Data collection in the 1990s was based on newspaper job ads. The major newspaper in each of the selected cities was analyzed once a year. This was a laborious, manual classification task that was aided by the development of a job skill classification taxonomy. This taxonomy was revised several times as popular job skills changed. Another major change was a switch to Internet-based job sites. After some time was spent studying the relative accuracy and effectiveness of competing job sites, the Monster.com site was selected as the research site, as it is one of the most popular job sites for IT jobs and lends itself well to systematic analysis of position advertisement trends.
The nationwide sampling of geographic locations for selection of job ads is an important aspect of the scope and continuity of this research. From the beginning, it was obvious to researchers that a systematic selection of cities to cover the geography of the U.S. would add substantially to the ability to extrapolate research results to the entire U.S. IT job market. Accordingly, this research has been based on a geographic cross section of the U.S. IT job market. This concept continued as the research migrated to the Monster.com site and extended in 2001 from the original 10 cities to the 35 metropolitan areas offered by Monster.com. For example, the job-location retrieval criterion of “Chicago” was extended to: “Chicago, North” or “Chicago, Northwest” or “Chicago, South” or “Indiana, Gary/Merrillville.” The logic of this extension was that commutes from surrounding areas into a metropolitan site were becoming common.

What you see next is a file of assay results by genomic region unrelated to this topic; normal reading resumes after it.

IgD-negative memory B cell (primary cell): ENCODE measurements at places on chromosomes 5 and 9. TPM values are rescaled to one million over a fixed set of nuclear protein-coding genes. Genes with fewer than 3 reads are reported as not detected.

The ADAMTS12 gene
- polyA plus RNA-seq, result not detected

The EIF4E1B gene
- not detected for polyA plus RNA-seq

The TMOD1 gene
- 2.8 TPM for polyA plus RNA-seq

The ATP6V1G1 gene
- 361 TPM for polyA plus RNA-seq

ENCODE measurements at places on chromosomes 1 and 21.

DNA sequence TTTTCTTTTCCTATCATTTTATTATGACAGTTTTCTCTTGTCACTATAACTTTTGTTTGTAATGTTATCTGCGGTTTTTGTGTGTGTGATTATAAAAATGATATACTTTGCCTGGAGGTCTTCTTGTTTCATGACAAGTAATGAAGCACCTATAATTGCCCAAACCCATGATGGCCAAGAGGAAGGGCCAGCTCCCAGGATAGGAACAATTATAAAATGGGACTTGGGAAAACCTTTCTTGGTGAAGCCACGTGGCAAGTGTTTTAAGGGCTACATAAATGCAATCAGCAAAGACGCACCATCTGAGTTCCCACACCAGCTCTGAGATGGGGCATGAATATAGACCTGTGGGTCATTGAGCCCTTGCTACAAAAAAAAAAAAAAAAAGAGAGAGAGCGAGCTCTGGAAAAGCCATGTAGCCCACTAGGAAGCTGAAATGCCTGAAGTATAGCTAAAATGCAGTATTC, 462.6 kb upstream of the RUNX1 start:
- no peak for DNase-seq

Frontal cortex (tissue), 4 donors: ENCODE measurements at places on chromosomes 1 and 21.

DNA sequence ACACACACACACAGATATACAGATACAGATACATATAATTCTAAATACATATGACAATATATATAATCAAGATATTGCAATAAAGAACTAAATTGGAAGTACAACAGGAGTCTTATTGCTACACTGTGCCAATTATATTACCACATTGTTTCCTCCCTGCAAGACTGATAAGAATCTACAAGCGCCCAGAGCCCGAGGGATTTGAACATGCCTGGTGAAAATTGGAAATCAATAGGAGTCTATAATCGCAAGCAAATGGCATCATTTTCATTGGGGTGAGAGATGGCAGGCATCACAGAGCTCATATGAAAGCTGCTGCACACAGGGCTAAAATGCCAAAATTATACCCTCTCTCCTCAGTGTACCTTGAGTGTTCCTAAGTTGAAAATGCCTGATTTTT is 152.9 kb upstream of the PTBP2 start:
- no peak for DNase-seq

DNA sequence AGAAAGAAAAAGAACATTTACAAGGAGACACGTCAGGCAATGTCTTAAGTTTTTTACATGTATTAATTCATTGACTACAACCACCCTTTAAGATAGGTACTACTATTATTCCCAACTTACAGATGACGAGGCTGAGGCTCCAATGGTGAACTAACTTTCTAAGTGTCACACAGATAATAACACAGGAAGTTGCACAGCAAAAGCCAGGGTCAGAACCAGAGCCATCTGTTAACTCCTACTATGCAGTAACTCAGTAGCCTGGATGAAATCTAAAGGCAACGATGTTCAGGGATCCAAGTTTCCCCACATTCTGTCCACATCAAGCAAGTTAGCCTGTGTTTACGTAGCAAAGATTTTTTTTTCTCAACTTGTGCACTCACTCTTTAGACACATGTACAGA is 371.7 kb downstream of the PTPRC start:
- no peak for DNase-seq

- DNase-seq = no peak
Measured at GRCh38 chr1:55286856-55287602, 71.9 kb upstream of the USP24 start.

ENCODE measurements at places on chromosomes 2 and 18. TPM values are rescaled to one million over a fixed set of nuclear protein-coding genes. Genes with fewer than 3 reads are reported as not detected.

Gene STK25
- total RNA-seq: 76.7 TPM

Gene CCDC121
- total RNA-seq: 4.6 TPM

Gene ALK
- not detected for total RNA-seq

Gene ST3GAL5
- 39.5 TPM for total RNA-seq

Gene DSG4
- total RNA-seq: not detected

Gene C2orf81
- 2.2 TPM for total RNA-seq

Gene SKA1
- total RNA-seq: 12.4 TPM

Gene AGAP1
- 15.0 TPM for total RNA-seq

Monster.com allows the separation of IT jobs from other jobs by general job descriptors, which are used by advertisers for each of their jobs. The job descriptor set selected was: Computer, hardware; Computer, software; Information Technology; Internet/E-commerce; and Telecommunications. Other job descriptors, such as Marketing, Accounting, and the like were not selected. Again, the IT job descriptors were also restricted to the 35 geographic locations for sampling continuity.
Historical and Current Job Data